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Passive Real Estate Investing as a Limited Member
November 15 | 2012

Passive Real Estate Investing

There are a number of ways for passive investors to enjoy the benefits of real estate investing without the troubles of tenants, toilets and trash.  Passive real estate investing is an option that has been made possible in recent years through real estate crowdfunding platforms like RealtyMogul.com.

What is passive income and passive investing?

Investing as a Limited Member

There are real estate investment companies in the US and around the world who run real estate businesses and handle everything from property acquisition, property maintenance and accounting to the eventual re-sale of a property. These operators typically raise money for these investments and structure them as Limited Liability Corporations (LLCs). It is not uncommon to set up one LLC for each property. The LLC is composed of a managing member (who is sometimes thought of as the “active” member) and “passive” investors who are limited members. One of the greatest benefits of being a passive investor (limited member) is that you have no additional liability beyond the amount of your investment. LLCs can also choose to be taxed as partnerships and “pass through" profits and/or losses to the investors. Unlike corporations, the profits are only taxed once.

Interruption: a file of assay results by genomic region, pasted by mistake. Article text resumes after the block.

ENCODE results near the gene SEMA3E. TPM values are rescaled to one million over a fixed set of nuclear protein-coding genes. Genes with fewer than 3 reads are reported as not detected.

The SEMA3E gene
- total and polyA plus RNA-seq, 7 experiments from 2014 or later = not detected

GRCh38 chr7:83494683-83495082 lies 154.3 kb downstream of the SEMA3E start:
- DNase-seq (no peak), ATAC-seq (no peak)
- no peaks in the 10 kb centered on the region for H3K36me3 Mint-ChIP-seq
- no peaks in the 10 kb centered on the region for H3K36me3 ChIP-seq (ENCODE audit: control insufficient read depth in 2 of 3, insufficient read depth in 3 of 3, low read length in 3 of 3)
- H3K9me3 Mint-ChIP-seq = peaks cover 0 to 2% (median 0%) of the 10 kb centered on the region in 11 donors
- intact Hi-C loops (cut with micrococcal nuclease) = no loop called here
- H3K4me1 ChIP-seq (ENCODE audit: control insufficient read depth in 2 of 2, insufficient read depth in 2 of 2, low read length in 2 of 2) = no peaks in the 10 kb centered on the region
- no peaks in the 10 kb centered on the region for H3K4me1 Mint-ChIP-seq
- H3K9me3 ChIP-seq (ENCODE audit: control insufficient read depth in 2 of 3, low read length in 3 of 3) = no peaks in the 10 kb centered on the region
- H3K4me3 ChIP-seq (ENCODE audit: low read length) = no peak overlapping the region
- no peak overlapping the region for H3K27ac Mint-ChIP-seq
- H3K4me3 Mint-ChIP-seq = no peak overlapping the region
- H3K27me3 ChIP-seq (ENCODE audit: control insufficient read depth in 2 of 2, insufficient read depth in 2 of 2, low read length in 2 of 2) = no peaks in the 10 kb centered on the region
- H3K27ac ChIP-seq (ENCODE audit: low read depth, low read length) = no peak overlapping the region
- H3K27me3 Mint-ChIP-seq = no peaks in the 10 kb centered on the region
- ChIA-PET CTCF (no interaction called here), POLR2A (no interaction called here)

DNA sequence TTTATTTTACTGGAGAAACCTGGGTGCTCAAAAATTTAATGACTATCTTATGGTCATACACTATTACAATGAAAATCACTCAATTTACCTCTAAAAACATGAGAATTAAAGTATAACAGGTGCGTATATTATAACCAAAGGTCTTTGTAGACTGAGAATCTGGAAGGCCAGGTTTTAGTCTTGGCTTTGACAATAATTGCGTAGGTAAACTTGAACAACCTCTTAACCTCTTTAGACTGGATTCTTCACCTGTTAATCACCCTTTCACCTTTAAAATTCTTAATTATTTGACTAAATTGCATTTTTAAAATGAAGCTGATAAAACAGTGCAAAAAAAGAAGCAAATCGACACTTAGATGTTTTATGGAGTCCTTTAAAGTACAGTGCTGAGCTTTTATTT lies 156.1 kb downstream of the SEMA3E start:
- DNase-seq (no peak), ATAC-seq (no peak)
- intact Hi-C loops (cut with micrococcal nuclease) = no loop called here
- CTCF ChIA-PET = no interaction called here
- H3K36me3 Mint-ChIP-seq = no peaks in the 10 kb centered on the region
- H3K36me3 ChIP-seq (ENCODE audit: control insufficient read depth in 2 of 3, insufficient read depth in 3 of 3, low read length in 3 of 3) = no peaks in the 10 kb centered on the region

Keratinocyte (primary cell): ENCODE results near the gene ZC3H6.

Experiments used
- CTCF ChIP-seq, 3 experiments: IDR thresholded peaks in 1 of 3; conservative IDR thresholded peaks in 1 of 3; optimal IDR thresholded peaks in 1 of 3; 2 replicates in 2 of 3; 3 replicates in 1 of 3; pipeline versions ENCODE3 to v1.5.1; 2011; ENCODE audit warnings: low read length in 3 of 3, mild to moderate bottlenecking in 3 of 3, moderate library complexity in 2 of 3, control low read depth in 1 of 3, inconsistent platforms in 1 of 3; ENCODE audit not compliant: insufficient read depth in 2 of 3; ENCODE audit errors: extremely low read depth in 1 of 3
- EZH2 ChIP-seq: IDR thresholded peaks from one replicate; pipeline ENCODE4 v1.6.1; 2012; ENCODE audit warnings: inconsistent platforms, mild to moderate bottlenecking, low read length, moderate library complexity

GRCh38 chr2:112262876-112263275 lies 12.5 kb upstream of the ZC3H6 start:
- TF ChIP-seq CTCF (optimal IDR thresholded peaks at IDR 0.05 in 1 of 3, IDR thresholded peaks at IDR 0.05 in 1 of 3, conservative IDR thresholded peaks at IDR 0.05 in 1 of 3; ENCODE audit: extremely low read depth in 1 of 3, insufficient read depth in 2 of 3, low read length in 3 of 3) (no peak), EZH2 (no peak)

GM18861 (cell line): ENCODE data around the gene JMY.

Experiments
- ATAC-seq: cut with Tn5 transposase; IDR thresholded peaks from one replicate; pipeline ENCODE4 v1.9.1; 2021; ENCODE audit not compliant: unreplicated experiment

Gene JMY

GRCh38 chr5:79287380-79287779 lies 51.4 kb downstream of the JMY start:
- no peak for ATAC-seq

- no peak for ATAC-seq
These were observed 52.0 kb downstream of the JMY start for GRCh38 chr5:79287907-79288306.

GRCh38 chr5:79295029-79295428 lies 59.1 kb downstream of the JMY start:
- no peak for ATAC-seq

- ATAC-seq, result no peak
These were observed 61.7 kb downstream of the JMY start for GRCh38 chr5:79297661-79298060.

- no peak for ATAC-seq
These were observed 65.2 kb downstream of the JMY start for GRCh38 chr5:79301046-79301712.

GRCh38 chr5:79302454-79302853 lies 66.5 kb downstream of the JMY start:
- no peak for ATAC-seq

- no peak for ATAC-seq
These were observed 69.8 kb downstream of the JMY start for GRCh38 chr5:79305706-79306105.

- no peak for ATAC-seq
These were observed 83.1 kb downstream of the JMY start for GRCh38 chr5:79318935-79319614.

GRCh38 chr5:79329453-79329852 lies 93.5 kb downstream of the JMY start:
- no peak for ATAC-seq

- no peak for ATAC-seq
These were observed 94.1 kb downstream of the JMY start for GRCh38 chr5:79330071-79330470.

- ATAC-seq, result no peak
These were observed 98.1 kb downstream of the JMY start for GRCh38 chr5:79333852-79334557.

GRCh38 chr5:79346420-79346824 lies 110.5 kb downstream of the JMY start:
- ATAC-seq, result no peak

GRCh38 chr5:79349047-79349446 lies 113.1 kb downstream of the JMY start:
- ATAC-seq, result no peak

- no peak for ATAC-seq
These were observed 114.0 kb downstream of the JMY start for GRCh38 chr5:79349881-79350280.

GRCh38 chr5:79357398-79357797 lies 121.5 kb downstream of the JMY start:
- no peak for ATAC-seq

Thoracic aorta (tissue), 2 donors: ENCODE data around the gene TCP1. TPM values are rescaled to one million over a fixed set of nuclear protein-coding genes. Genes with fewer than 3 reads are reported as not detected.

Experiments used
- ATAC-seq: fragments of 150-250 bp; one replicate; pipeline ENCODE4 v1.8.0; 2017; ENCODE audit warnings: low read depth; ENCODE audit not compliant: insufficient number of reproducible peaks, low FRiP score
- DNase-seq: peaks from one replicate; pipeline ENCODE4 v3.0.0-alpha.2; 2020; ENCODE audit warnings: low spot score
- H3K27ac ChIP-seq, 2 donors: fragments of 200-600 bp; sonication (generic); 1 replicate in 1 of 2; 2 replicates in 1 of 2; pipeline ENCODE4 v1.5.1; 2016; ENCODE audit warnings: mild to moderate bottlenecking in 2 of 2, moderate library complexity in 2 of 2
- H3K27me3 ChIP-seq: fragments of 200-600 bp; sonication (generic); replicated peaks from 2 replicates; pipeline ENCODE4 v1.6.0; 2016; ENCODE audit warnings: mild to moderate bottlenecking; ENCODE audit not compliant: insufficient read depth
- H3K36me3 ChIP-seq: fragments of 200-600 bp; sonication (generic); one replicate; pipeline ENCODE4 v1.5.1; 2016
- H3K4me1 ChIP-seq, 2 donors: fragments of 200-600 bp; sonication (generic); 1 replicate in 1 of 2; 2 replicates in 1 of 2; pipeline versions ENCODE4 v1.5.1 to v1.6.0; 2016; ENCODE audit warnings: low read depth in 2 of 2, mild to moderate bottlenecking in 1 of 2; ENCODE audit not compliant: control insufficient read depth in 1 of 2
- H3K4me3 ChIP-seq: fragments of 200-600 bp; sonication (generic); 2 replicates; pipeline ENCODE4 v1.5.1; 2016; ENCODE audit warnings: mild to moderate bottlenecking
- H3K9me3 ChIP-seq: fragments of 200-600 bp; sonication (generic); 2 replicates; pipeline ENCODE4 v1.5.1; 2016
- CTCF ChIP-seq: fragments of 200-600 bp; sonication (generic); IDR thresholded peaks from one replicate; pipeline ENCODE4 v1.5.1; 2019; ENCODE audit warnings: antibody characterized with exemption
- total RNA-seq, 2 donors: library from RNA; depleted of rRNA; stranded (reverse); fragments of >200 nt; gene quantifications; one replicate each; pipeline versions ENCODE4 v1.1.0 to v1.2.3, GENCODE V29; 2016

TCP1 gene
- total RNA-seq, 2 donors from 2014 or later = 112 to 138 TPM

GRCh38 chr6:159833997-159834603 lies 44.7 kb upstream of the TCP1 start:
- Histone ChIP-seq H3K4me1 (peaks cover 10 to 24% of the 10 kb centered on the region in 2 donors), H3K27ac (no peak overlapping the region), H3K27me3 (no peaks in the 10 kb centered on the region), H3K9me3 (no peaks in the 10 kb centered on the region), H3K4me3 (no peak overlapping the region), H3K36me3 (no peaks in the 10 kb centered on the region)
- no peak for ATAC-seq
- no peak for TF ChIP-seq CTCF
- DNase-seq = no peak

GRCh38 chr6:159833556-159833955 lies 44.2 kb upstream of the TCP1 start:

Who makes decisions in a LLC?

Decisions in an LLC are governed by a document called an “operating agreement”. While every operating agreement is slightly different, the managing member typically makes all of the day-to-day decisions and the limited members act as passive investors on the transaction. The managing member can determine how much cash to distribute to the limited members versus how much to hold in reserve and assess possible sales for the property. There are certain activities that might mandate a vote by the limited members and the limited members can typically take action if the managing member defaults on the terms of the agreement or is grossly negligent.

Who owns what?

Ownership interests in the LLC are split between the managing member and the limited members according to a negotiated formula outlined in the agreements. All members own shares in the LLC and the LLC itself owns the property. Shares in an LLC are typically sold in units. Units can have a minimum value, such as $5,000 per unit. Sometimes you can buy a fraction of a unit and other times you are required to buy the full unit.

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